History museum

Column: This San Diego Museum of Natural History program lets you bring home creatures large and small

When Carroll DeWilton Scott was hired as the first director of education at the San Diego Museum of Natural History in 1920, one of his first projects was the Nature Cabinet program. With the help of a new Ford truck, museum workers brought nature study kits filled with mounted geological specimens, shells, birds and insects from the museum’s collection to local schools. .

According to Scott, one of the best ways for the people of San Diegan to understand their county was to understand a little about the plants and animals that lived here in the first place. He was right then, and he’s right now. And more than 100 years later, the San Diego Museum of Natural History brings nature to people in ways even the forward-thinking Scott could never have imagined.

Now known as the Nature to You Lending Program, the accessible collection includes more than 1,300 items that program members can view and bring to their classrooms, art studios, and even to occasional office parties. .

With the help of an online searchable database, Nature to You brings everything from velvety gray fox pelts to terrifying emperor scorpion specimens to students, carvers, parents and park rangers.

Its offerings have extended far beyond what a Ford truck could haul, but what it offers is still as special as it gets.

“I really think the benefit of having these interactive, tactile specimens is that children and adults can create these unique experiences,” said Haylie Priest, education specialist at the museum, whose first Nature to You experience dates back to elementary school, when her fourth-grade teacher checked out some specimens to share with the class.

“When you go out and there’s a red-tailed hawk flying overhead, you can only really see it for 10 seconds. If a specimen is brought to you, you can see the details. You can see how red that tail is. You can see how long and sharp those talons are. It really creates a greater respect for the wild counterparts of these specimens.

This acrylic painting by San Diego high school student Danette Garcia was inspired by a coyote specimen that teacher VC Groves discovered through the San Diego Museum of Natural History’s Nature to You loan program. Diego.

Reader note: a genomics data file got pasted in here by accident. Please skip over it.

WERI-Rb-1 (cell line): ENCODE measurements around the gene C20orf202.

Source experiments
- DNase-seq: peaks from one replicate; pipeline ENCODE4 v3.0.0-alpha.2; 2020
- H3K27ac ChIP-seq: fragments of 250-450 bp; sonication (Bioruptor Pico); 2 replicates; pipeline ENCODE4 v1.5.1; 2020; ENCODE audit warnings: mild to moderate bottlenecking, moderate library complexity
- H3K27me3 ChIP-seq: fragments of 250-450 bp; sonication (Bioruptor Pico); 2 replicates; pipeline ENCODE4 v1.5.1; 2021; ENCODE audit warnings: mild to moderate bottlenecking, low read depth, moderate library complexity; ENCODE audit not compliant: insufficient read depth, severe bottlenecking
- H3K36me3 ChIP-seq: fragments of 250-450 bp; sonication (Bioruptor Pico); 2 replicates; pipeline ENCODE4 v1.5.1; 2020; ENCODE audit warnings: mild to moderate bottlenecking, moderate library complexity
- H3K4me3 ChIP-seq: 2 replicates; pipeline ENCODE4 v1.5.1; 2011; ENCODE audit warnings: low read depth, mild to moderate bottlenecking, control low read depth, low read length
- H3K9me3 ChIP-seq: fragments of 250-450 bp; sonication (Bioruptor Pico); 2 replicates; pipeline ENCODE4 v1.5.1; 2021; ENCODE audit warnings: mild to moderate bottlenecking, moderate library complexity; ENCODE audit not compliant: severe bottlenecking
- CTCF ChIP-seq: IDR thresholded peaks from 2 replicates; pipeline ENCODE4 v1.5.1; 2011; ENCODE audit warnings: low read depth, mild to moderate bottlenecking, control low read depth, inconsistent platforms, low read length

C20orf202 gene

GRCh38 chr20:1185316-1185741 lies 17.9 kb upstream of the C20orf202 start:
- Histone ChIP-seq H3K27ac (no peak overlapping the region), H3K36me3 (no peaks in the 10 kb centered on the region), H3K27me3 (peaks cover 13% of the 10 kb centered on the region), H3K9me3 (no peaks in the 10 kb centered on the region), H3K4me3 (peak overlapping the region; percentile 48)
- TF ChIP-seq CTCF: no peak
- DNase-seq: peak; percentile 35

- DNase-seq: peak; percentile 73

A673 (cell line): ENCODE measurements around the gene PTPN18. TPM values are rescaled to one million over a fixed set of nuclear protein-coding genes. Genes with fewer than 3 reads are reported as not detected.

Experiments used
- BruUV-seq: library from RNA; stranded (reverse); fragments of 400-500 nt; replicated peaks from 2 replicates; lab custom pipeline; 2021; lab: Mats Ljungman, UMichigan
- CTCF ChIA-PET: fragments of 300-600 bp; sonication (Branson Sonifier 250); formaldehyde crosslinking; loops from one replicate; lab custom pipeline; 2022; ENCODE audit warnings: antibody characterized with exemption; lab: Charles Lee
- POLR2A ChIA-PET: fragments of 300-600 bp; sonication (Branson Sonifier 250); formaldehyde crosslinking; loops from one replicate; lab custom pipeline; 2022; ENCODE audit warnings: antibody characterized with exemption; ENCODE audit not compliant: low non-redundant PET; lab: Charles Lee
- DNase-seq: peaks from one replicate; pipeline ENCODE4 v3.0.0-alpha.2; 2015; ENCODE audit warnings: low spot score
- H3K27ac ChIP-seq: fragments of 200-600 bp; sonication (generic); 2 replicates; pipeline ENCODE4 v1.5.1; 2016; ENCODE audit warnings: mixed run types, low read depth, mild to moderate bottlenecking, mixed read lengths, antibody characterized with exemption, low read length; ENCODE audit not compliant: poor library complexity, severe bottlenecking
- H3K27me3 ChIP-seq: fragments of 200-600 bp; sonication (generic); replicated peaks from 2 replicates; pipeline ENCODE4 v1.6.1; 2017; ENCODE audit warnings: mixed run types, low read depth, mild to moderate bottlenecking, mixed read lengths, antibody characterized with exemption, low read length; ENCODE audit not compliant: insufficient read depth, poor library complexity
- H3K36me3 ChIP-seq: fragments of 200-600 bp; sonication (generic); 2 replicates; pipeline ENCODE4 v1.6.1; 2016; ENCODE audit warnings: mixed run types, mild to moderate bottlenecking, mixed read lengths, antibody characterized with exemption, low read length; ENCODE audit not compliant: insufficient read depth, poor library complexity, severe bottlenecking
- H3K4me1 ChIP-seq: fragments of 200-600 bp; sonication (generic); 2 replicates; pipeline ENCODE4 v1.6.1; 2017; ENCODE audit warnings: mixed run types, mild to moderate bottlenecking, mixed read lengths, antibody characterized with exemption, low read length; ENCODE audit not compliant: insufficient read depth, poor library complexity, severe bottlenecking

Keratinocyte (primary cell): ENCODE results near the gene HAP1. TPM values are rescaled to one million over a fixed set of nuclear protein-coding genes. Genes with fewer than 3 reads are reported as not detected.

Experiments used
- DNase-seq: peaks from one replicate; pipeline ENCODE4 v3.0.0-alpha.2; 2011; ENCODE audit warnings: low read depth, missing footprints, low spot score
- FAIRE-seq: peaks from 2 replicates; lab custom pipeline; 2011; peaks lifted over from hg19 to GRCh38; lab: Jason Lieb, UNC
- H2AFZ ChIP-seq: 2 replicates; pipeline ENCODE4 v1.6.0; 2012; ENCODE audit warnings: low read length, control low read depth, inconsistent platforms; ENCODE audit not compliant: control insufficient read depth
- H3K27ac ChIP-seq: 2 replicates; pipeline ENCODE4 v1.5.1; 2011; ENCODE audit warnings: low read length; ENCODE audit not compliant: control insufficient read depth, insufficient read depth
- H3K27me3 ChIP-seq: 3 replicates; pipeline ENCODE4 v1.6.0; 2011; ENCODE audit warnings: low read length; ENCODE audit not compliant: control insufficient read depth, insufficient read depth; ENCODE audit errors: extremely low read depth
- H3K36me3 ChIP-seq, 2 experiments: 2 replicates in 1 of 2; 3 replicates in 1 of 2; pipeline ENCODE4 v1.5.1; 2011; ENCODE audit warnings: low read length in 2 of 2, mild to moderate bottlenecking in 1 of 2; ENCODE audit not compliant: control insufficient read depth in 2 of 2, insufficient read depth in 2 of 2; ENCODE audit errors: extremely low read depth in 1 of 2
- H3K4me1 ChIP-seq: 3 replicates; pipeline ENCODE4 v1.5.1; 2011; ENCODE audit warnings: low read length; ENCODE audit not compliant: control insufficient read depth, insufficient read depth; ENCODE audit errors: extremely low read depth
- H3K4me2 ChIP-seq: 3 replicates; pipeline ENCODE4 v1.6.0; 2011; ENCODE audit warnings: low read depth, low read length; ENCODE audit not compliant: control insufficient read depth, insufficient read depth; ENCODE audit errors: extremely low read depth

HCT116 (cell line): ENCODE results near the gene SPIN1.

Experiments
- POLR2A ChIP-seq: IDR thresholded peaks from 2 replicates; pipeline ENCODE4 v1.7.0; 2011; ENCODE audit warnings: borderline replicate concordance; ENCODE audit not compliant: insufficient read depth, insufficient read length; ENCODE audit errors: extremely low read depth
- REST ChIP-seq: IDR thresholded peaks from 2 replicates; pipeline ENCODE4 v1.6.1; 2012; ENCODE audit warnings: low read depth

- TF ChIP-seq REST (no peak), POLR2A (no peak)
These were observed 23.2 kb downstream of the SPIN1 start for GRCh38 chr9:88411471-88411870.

(Danette Garcia)

For an annual fee of $75, Nature to You members can view up to seven specimens for up to two weeks. The program also includes thematic educational kits. A one-time $25 subscription allows you to check four specimens for one week. In addition to the online database, members can browse in person at the Balboa Park Museum’s on-site lending library, open Monday through Thursday from 2 p.m. to 5 p.m.

Many specimens were collected between 1920 and 1960. Today, the museum does not kill animals for display, but mounts animals that died by accident or from natural causes.

Whether it’s fossils or preserved mammals, fish, birds or insects, Nature to You specimens find a whole new life as homework companions, training tools and even decorations. Skeletons are especially popular on Halloween, and Priest recalls a group of office workers who checked out animals matching work-related team names to act as mascots at their annual party.

At Mission Trails Regional Park, museum specimens are used in annual trail guide training sessions. Longtime ranger Heidi Gutknecht also uses Nature to You offerings for her monthly craft program for children. The surprisingly large black-tailed hare is always a crowd pleaser, as is the little gray fox. The latter is so elusive that Gutknecht only saw the tracks and droppings left by the animals.

“They always say a picture is worth a thousand words, but that’s even truer with an actual specimen,” Gutknecht said.

“It helps people better appreciate the resources here. In a way, you meet the wildlife that shares the region with us. Hopefully, this makes people more likely to care about it and be more eager to preserve and protect it.

For San Diego High School students taking VC Groves art classes, the Nature to You specimens have been a source of education and inspiration. Groves started animal watching a few years ago, hoping that a great blue heron or a little axis deer fawn would bring out something in his students that a bowl of fruit couldn’t.

Charcoal drawing of a fawn by San Diego High School student Anais Saracen.

This charcoal drawing by San Diego high school student Anais Saracen was inspired by a fawn specimen that teacher VC Groves retrieved from the San Diego Museum of Natural History’s Nature to You loan program.

(Anais Saracen)

Like pioneer Carroll DeWilton Scott, Groves believed that bringing nature into the classroom would open up a world of possibilities. She was right too.

“One of the girls did the fawn, and she did the most delicate and beautiful soft charcoal work. One of the other girls did the falcon, and it’s so powerful and bold, with a really strong contrast. They absolutely captured the mood of the animals.

“I told my students that they really honored the animal by drawing it. They extended its life by making it visible to other people and directing their interest towards this animal with their works of art. It was very motivating for the children. »

For more information on the Nature to You program, drop by during business hours, call (619) 255-0236 or email [email protected].